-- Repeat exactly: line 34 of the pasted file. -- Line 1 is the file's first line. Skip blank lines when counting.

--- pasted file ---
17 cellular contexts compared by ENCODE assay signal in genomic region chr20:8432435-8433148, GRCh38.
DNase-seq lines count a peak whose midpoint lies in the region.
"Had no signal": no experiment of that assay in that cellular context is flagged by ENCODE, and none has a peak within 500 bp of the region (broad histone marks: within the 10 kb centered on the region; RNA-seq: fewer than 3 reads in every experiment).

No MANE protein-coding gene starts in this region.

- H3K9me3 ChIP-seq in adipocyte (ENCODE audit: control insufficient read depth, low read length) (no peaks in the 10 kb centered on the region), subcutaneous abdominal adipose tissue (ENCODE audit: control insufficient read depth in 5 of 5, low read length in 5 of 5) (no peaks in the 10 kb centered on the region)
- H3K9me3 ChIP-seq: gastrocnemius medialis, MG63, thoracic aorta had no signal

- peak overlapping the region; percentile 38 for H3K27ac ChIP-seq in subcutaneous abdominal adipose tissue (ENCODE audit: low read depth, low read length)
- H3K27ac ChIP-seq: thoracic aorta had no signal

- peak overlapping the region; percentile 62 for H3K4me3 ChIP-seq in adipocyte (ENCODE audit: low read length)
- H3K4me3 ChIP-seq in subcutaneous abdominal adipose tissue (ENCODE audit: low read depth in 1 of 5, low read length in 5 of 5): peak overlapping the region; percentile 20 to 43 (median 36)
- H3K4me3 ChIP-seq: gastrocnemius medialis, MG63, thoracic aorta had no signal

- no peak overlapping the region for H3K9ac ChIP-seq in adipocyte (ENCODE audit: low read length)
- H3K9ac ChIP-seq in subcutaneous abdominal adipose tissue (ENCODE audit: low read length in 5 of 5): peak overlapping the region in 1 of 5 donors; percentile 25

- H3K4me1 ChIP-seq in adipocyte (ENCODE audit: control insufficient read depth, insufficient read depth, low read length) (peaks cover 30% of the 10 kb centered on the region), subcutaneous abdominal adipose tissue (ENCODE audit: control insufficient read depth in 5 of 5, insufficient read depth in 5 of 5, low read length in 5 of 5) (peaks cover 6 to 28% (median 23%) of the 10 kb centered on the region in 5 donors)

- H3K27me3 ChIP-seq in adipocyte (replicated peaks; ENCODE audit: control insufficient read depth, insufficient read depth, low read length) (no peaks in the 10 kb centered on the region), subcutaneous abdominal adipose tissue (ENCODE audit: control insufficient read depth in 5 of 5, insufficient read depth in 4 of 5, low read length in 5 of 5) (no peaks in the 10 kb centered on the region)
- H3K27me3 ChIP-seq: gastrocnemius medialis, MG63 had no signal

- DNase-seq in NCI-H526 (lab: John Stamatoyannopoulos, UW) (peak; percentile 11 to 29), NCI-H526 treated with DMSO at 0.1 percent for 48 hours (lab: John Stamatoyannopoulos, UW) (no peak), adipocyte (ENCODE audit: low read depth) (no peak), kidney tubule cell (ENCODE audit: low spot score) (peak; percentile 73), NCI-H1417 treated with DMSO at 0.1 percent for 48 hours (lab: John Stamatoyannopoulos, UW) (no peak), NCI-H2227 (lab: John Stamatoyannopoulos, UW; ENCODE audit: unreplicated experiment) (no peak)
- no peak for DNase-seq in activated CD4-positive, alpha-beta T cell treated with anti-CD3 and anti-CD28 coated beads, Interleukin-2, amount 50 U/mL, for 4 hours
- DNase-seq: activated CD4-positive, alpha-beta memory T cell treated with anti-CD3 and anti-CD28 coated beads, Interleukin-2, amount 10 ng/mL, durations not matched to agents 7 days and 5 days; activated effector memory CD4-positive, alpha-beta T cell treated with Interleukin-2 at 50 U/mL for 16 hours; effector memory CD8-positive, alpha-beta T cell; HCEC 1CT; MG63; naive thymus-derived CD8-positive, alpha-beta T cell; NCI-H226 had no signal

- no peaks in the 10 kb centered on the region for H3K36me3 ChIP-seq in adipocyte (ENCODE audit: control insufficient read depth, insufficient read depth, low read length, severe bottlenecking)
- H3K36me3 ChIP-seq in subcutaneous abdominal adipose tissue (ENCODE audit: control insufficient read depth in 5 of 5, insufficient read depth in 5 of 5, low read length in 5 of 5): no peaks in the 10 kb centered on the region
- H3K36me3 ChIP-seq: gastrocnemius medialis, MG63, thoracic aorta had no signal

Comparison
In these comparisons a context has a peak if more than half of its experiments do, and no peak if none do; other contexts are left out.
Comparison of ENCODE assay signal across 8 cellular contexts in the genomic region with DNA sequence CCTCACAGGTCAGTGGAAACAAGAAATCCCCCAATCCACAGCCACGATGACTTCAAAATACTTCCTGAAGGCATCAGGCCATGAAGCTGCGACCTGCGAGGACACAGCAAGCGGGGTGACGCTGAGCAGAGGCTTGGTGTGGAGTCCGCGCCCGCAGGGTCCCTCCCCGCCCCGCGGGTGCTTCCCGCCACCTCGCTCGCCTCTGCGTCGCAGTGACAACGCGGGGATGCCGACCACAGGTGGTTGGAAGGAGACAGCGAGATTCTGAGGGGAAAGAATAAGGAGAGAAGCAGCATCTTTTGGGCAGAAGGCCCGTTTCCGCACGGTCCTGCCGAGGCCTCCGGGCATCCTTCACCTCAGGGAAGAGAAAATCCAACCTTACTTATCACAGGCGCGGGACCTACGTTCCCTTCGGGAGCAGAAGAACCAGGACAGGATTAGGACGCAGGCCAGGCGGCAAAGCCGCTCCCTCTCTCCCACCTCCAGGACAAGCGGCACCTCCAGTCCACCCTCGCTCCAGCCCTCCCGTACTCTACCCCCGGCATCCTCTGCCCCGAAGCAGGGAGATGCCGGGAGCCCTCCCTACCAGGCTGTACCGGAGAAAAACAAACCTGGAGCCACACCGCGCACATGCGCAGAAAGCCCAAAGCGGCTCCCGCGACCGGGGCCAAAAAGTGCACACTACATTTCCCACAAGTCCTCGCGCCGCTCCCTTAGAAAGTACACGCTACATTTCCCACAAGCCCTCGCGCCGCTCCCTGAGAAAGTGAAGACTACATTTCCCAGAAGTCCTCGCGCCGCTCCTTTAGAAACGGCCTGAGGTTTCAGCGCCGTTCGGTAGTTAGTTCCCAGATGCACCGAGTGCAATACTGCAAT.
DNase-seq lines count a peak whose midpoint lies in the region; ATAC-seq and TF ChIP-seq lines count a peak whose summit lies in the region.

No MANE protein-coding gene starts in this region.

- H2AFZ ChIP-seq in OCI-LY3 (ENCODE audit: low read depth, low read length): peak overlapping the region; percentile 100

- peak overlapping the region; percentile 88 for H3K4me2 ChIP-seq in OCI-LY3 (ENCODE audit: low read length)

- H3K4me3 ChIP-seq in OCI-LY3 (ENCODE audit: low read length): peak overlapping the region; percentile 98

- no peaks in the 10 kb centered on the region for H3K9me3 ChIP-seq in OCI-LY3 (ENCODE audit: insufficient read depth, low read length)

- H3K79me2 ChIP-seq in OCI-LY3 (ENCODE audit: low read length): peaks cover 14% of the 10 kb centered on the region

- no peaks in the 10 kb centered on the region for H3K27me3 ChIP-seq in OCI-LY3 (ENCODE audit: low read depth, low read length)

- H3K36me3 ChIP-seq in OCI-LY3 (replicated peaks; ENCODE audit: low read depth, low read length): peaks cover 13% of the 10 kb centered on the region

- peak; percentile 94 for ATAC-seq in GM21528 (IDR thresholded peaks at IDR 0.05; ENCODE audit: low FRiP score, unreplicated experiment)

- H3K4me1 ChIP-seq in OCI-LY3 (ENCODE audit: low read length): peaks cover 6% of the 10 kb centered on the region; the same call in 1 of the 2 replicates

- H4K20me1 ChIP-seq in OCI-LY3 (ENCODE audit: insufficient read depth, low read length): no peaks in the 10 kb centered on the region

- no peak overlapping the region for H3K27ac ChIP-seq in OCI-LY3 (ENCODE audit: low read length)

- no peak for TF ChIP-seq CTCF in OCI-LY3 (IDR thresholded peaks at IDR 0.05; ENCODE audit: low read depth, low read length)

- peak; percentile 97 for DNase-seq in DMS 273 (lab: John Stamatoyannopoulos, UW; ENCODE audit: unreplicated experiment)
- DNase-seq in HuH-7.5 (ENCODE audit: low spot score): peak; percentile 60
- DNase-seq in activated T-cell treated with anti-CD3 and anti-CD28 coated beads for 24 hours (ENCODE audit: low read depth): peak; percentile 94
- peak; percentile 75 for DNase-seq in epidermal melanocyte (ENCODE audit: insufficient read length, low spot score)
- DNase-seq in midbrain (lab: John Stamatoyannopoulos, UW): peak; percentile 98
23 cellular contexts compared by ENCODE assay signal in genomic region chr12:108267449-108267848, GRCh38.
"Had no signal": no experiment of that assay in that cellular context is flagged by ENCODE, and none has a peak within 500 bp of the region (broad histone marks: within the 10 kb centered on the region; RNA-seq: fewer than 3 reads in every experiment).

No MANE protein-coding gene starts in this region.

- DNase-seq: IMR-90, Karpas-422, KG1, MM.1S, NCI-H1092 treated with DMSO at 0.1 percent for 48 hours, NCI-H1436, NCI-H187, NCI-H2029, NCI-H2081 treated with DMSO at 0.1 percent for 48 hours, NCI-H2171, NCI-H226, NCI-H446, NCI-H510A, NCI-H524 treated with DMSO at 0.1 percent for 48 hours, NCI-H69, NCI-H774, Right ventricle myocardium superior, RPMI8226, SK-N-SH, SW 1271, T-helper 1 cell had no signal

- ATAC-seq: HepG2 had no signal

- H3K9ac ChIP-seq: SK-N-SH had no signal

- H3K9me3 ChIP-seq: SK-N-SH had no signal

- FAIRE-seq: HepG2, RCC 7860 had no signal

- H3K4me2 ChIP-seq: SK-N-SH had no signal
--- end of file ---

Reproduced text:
- H3K36me3 ChIP-seq in OCI-LY3 (replicated peaks; ENCODE audit: low read depth, low read length): peaks cover 13% of the 10 kb centered on the region